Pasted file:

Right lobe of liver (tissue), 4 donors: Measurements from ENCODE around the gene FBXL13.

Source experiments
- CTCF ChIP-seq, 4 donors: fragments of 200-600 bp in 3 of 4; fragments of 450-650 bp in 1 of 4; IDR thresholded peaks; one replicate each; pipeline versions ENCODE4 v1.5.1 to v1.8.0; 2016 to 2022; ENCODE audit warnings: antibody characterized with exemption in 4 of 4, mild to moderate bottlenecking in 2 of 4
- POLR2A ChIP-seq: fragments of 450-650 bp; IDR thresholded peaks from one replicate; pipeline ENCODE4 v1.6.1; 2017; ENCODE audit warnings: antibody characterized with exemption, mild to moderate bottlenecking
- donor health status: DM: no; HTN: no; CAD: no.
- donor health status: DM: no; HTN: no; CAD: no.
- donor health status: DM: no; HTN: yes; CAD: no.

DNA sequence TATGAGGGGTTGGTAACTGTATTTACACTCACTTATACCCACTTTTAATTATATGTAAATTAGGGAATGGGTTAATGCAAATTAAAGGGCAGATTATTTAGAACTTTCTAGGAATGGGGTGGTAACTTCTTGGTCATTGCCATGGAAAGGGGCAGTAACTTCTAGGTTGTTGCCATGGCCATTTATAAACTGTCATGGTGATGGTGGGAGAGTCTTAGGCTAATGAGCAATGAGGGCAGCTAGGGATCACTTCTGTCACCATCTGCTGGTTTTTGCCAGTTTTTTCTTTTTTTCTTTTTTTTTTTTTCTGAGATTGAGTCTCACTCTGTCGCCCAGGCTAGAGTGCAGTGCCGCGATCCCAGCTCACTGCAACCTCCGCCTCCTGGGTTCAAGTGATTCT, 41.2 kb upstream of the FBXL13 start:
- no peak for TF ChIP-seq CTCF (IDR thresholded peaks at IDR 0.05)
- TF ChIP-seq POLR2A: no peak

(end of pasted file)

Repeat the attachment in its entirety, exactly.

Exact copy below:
Right lobe of liver (tissue), 4 donors: Measurements from ENCODE around the gene FBXL13.

Source experiments
- CTCF ChIP-seq, 4 donors: fragments of 200-600 bp in 3 of 4; fragments of 450-650 bp in 1 of 4; IDR thresholded peaks; one replicate each; pipeline versions ENCODE4 v1.5.1 to v1.8.0; 2016 to 2022; ENCODE audit warnings: antibody characterized with exemption in 4 of 4, mild to moderate bottlenecking in 2 of 4
- POLR2A ChIP-seq: fragments of 450-650 bp; IDR thresholded peaks from one replicate; pipeline ENCODE4 v1.6.1; 2017; ENCODE audit warnings: antibody characterized with exemption, mild to moderate bottlenecking
- donor health status: DM: no; HTN: no; CAD: no.
- donor health status: DM: no; HTN: no; CAD: no.
- donor health status: DM: no; HTN: yes; CAD: no.

DNA sequence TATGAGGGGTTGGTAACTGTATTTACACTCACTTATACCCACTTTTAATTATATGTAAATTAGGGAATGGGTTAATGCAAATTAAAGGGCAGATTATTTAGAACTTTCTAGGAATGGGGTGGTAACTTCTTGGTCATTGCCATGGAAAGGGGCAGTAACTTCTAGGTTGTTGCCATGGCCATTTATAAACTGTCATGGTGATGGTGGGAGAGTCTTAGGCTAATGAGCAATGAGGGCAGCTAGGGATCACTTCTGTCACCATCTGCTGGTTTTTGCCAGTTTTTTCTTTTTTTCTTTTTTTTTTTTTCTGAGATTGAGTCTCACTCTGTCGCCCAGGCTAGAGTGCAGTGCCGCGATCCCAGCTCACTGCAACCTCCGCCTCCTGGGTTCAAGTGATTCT, 41.2 kb upstream of the FBXL13 start:
- no peak for TF ChIP-seq CTCF (IDR thresholded peaks at IDR 0.05)
- TF ChIP-seq POLR2A: no peak